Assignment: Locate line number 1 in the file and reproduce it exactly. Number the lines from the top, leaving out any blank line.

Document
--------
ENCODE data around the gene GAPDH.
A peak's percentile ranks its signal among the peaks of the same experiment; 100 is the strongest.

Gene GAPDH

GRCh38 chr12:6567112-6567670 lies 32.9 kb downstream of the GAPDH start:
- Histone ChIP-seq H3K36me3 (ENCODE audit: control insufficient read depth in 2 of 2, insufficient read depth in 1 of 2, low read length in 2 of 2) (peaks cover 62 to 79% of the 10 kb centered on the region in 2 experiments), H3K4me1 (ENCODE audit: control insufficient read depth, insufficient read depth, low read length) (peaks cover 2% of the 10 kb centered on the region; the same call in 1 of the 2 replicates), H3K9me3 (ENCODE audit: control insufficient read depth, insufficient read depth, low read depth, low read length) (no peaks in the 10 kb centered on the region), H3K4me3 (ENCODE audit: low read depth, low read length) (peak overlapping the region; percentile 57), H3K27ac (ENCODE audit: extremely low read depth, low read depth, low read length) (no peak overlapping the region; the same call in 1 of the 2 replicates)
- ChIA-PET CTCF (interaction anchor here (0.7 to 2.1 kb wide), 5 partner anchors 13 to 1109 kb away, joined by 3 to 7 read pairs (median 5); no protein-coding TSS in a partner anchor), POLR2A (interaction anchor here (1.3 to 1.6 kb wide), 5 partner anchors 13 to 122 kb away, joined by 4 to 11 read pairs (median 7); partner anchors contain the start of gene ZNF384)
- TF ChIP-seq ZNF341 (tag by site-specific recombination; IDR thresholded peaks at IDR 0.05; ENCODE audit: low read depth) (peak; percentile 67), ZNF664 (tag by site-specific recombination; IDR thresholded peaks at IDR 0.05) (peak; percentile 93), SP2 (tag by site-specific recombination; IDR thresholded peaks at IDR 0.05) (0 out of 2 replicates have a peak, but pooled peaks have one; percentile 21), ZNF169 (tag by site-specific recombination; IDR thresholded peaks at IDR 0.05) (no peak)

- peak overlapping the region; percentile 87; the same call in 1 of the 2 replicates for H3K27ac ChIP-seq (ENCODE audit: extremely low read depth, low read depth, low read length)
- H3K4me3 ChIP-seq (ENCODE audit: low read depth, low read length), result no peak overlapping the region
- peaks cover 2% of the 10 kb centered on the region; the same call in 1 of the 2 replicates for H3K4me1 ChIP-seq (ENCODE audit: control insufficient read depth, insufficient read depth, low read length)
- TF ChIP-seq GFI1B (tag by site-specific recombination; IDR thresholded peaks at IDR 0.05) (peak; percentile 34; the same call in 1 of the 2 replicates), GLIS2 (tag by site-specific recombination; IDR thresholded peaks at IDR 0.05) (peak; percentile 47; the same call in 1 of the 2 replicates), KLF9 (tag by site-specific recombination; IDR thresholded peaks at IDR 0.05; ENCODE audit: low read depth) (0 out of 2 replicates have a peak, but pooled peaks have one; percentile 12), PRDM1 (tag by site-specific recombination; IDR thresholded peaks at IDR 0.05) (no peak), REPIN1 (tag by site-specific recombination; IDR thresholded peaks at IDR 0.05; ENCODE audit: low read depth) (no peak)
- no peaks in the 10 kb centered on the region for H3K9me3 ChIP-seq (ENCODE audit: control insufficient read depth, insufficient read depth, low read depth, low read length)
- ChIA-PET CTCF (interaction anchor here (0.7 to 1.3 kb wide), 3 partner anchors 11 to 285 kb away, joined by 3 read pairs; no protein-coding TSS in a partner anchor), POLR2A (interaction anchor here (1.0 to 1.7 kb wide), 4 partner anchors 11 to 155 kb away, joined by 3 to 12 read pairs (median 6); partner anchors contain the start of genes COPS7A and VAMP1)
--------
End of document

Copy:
ENCODE data around the gene GAPDH.